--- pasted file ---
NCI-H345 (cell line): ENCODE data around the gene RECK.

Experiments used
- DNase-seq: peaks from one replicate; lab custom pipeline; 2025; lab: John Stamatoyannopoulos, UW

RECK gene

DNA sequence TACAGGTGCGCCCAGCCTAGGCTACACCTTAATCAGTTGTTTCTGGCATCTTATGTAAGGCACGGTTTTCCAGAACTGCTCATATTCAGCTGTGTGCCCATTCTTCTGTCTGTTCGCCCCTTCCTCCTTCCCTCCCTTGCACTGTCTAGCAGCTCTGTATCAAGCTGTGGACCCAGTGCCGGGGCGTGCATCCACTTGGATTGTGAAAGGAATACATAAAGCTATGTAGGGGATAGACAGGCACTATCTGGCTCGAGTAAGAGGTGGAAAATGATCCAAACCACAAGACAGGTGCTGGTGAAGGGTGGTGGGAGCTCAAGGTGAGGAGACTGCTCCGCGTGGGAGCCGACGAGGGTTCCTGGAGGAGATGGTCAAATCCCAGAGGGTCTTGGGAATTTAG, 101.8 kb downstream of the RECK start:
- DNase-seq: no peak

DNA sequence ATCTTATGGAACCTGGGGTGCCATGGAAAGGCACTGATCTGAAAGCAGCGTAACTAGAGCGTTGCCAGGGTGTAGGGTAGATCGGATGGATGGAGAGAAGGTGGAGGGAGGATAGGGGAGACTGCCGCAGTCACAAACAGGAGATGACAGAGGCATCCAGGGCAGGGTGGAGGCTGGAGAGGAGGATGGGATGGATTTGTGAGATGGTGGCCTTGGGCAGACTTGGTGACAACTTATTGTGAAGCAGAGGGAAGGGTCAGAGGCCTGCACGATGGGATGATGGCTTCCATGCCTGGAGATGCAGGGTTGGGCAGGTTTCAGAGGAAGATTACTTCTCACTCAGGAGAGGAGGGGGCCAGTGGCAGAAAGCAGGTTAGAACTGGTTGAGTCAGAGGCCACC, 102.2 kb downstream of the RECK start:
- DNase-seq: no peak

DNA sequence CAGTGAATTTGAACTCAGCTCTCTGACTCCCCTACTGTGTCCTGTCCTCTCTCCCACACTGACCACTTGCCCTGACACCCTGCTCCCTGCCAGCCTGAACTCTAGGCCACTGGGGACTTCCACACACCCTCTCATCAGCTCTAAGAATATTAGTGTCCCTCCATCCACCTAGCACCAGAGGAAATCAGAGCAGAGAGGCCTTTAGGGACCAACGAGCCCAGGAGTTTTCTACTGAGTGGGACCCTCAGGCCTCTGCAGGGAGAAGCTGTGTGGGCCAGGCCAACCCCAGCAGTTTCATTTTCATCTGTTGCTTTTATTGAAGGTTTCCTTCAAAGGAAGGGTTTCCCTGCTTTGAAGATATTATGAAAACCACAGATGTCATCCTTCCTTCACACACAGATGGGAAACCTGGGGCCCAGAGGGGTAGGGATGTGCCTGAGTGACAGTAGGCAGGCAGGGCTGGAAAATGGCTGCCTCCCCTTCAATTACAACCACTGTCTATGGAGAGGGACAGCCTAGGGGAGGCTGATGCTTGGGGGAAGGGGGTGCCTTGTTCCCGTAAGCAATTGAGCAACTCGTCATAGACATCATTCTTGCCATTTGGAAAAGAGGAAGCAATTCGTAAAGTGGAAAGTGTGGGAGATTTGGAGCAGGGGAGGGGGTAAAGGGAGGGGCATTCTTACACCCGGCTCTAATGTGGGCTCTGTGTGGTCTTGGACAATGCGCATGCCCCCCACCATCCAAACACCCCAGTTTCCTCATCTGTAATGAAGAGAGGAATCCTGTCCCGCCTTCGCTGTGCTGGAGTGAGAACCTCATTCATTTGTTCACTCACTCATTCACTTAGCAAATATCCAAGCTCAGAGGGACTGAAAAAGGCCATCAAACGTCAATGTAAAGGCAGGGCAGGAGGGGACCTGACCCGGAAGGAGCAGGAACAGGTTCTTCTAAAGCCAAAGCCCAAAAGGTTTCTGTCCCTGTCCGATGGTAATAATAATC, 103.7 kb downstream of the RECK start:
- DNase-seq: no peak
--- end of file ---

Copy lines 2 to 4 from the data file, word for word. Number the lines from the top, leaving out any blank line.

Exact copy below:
Experiments used
- DNase-seq: peaks from one replicate; lab custom pipeline; 2025; lab: John Stamatoyannopoulos, UW

RECK gene